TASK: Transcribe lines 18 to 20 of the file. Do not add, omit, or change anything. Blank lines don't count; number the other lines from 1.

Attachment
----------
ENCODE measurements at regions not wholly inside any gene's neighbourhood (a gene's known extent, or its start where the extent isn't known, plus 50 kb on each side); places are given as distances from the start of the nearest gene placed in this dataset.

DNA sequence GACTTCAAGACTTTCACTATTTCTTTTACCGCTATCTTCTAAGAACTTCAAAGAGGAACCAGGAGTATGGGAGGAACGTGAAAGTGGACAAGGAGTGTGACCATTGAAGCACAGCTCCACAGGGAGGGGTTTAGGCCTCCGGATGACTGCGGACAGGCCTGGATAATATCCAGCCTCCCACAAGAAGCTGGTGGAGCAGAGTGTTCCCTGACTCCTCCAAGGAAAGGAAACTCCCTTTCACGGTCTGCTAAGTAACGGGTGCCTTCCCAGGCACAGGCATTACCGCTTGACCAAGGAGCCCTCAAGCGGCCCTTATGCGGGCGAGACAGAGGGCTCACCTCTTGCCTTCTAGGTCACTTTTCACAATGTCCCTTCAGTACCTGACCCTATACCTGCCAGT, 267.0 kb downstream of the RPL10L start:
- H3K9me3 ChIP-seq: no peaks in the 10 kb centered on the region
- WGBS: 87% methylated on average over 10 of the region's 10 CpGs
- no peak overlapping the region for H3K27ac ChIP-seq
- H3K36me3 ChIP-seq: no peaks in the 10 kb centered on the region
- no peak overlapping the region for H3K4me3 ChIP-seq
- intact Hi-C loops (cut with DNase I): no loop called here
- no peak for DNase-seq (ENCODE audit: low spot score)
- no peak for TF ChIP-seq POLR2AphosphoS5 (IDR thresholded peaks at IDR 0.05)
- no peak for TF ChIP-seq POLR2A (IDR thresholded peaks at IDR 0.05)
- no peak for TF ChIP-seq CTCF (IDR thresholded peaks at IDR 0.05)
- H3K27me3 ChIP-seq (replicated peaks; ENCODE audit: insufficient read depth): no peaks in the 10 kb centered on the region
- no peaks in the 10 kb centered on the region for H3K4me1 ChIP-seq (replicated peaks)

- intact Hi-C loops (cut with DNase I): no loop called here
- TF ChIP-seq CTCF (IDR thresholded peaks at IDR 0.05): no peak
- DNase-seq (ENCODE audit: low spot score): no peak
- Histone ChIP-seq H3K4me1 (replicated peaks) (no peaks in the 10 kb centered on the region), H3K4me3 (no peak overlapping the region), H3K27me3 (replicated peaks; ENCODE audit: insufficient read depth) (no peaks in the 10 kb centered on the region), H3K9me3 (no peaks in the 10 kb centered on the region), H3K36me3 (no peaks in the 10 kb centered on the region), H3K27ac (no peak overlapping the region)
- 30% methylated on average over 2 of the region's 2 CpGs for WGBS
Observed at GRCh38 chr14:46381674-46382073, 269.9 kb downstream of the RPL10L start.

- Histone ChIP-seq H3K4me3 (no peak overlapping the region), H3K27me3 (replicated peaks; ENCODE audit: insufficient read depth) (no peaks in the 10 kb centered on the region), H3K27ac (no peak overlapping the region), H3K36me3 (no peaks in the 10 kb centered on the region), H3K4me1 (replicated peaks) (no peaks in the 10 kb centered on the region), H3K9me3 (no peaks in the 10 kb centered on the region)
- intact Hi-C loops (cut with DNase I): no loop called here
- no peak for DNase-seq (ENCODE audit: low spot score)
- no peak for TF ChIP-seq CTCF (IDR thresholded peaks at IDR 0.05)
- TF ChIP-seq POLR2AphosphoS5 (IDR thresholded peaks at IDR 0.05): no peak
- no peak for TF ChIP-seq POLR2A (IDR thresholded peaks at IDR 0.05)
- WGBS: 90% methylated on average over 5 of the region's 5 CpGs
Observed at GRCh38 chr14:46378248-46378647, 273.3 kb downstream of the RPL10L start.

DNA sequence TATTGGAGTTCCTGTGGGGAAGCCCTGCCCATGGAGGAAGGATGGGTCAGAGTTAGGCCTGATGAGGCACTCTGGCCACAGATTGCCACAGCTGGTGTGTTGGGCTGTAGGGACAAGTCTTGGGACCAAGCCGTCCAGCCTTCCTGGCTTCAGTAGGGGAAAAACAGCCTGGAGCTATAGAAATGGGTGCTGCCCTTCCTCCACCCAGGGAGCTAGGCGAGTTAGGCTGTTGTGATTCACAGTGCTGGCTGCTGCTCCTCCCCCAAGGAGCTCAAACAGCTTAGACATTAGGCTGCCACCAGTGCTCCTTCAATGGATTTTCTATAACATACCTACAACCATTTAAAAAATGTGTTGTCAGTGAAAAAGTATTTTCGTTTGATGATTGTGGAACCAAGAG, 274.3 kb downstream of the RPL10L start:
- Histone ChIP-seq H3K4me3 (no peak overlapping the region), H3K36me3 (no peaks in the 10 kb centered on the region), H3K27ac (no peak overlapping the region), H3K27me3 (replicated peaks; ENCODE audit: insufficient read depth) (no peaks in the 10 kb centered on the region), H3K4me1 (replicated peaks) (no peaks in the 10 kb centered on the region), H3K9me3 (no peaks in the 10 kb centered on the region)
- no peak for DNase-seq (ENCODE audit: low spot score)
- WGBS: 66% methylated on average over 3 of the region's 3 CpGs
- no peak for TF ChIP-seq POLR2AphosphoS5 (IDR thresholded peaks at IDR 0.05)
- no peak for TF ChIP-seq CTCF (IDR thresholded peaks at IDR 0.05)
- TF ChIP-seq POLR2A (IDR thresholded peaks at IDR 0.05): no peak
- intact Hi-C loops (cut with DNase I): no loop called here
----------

- Histone ChIP-seq H3K4me1 (replicated peaks) (no peaks in the 10 kb centered on the region), H3K4me3 (no peak overlapping the region), H3K27me3 (replicated peaks; ENCODE audit: insufficient read depth) (no peaks in the 10 kb centered on the region), H3K9me3 (no peaks in the 10 kb centered on the region), H3K36me3 (no peaks in the 10 kb centered on the region), H3K27ac (no peak overlapping the region)
- 30% methylated on average over 2 of the region's 2 CpGs for WGBS
Observed at GRCh38 chr14:46381674-46382073, 269.9 kb downstream of the RPL10L start.